Sparkle Labs' Amy Parness on "pink girly engineering kits"


#1

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#2

I didn’t see much in the article that felt like a positive. If girls don’t want something pink and sparkly, then what exactly does it mean that they want nicely designed things? And why do girls want that and boys don’t?

I was interested in electronics, but it just seemed like there weren’t that many avenues to explore that interest. I think girls do like building stuff, but they need adults to work with them. When my daughter was about 8 I put her in a special Lego program for girls where they learned to program the MindStorms robots. She had the best time with these kids putting it together and loved the other girls in the program.

One thing I noticed with my daughter was that she has always had strong spatial skills, but she wasn’t attracted to Legos or really other building toys that much, even blocks. She preferred to play with things she’d find around the house. She wanted to build, just not the controlled things that were available to her. She was more attracted to arts materials where she could shape and sculpt than to building.


#3

Being a member of a breeding pair who were both shocked to get a bubblegum pink sparkle princess all I can say is that even regular legos will never be good enough once the kid figures out that there is a special pink girl lego world.
I can’t say how or why she is, but manic pink princess she is.
(edit)And she is slam dunk awesome brilliant, just we now have the pink stuff around the house we never dreamed of.


#4

For all the “rethinking pink” talk, Sparkle Labs’ web site is rather overwhelmingly pink. :wink:


#5

Definitely hearing you. My bad-ass tough-as-nails wife and I also spawned a Pink Sparkle Princess somehow. How can I object when she wants a pink sword and a pink dalek for her birthday?


#6

Get her a 3d printer and couple pounds of pink filament. :stuck_out_tongue:


#7

Glad I’m not the only one who noticed that.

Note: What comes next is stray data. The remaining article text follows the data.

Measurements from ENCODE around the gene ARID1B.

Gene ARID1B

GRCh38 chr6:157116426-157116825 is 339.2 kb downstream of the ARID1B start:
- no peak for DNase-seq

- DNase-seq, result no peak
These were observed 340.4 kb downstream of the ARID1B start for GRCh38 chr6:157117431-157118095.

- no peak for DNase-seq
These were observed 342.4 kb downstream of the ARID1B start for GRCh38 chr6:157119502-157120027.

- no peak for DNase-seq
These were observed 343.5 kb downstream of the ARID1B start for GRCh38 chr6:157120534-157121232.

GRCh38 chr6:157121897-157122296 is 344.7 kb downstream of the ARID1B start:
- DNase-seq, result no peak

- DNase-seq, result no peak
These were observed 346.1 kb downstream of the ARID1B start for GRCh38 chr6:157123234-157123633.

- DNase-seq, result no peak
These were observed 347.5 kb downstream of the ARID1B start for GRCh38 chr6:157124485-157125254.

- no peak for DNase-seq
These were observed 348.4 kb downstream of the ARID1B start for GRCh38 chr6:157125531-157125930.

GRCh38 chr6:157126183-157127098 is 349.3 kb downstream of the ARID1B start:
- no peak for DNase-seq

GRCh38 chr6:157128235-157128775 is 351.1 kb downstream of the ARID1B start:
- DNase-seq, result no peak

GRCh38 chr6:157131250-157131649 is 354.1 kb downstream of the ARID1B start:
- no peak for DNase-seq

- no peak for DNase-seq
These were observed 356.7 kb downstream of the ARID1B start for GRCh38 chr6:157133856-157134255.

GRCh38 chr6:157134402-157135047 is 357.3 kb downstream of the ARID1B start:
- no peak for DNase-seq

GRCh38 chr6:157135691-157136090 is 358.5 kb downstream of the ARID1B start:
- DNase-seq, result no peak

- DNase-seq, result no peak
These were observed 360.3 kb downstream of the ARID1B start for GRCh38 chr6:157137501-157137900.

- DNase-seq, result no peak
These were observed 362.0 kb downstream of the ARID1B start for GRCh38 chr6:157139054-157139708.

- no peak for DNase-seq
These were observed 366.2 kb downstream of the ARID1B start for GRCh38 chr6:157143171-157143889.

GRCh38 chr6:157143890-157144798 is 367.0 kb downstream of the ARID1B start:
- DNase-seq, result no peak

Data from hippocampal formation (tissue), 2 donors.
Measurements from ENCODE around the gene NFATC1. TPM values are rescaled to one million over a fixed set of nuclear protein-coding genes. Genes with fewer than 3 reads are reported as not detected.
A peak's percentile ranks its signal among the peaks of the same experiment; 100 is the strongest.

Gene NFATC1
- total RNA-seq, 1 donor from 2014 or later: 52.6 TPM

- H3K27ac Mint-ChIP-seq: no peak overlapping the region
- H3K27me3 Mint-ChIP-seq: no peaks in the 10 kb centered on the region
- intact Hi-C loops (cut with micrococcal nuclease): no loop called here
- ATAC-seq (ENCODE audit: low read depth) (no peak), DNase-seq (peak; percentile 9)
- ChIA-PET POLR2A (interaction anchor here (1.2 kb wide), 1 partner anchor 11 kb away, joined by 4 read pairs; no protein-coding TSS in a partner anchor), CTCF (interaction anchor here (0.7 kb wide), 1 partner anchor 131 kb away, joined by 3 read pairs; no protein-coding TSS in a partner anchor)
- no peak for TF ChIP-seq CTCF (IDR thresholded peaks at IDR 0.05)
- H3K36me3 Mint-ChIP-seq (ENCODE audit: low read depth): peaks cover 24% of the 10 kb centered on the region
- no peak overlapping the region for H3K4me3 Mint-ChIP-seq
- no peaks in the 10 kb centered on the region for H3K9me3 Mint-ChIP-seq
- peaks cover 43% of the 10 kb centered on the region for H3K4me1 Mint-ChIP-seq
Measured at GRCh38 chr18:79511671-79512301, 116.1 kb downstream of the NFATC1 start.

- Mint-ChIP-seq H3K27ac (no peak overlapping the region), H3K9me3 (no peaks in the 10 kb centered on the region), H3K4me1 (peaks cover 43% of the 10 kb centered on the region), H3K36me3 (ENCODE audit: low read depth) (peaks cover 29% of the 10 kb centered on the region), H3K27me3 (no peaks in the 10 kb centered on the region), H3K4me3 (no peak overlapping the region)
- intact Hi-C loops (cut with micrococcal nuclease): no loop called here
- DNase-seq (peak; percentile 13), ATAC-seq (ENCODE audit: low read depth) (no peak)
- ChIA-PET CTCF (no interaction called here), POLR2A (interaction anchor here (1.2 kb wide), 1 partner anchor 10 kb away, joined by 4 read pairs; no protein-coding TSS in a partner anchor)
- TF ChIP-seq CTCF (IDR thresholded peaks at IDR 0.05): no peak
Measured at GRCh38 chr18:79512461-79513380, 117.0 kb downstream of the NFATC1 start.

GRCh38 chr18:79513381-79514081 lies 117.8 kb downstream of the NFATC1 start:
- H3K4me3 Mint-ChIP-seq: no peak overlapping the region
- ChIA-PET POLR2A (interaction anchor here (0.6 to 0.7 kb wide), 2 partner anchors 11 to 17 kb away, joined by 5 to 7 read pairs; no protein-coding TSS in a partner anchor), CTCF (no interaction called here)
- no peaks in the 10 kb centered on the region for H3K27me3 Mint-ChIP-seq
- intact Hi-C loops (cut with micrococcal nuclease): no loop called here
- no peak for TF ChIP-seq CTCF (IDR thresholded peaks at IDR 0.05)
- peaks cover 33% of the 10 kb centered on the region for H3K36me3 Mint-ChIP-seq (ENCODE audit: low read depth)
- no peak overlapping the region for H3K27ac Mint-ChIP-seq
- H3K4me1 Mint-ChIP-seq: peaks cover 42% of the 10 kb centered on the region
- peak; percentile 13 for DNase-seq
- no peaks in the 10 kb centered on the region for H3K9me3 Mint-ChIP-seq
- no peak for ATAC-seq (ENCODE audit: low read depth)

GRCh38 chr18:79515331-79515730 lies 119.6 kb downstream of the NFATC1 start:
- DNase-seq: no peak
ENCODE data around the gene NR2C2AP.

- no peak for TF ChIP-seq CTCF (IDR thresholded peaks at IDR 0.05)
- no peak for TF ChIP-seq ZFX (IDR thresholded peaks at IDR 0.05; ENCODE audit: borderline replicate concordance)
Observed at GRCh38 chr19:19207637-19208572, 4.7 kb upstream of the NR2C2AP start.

#8

You know, I really don’t think the colorization and marketing is an issue. They do test marketing all the time. They color these things that color because that is what the average girl likes.

My 9 year old’s favorite color is light blue (like Rainbow Dash). So if something is that exact color she wants that. But when we go out and get like a sciency kit or a crafty kit for something, I even steer her some times towards the more gender neutral or even boy-like items. But she would rather make different kinds of lip gloss.

Yes - not all girls like pink. Not all boys like trucks and guns. But you market to the core demographics, and those demographics have general likes and dislikes.


#9

Girls like pink things because girl things are colored pink. Girl things are colored pink because girls like pink things… and around and around we go. I don’t know how that’s going to resolve itself, because the power dynamics aren’t as set or as simple as we like to pretend they are. It’s not the industry against little girls, it’s the industry trying to cater to parents who buy these things for their little girls… but they’re not entirely innocent either.

I don’t think it’s helpful to denigrate the stereotypically feminine to elevate the stereotypically masculine. I think there is a place in this world for the pink, the “feminine,” the soft and plushy. I feel all too often that progress for girls is equated with moving away from the feminine in a way that is never inverted for boys. We’re just layering on another set of expectations to throw at girls and women: If you like building things, don’t be too femme about it. I think a big part of the solution is to stop worrying about it, to some extent. Are there “pinkwashed” femmey erector sets? Great, because if the girl doesn’t like it, there are plenty of the non-pinked versions available. There isn’t a scarcity of “neutral” playsets. The question is what parents will buy for their children and why.


#10

I’ve mentioned it on these discussion boards before, but my daughter was super duper girly as a child. Like, she wore dresses every day until she was at least 9. She wouldn’t wear tennis shoes, only boots or mary janes, until she was basically forced to, and then her tennies had to be the most pink and purply sparkly shoes ever. She only wore the colors she had declared to be “girl colors,” She preferred to listen to the high soprano opera arias than to rock n’ roll.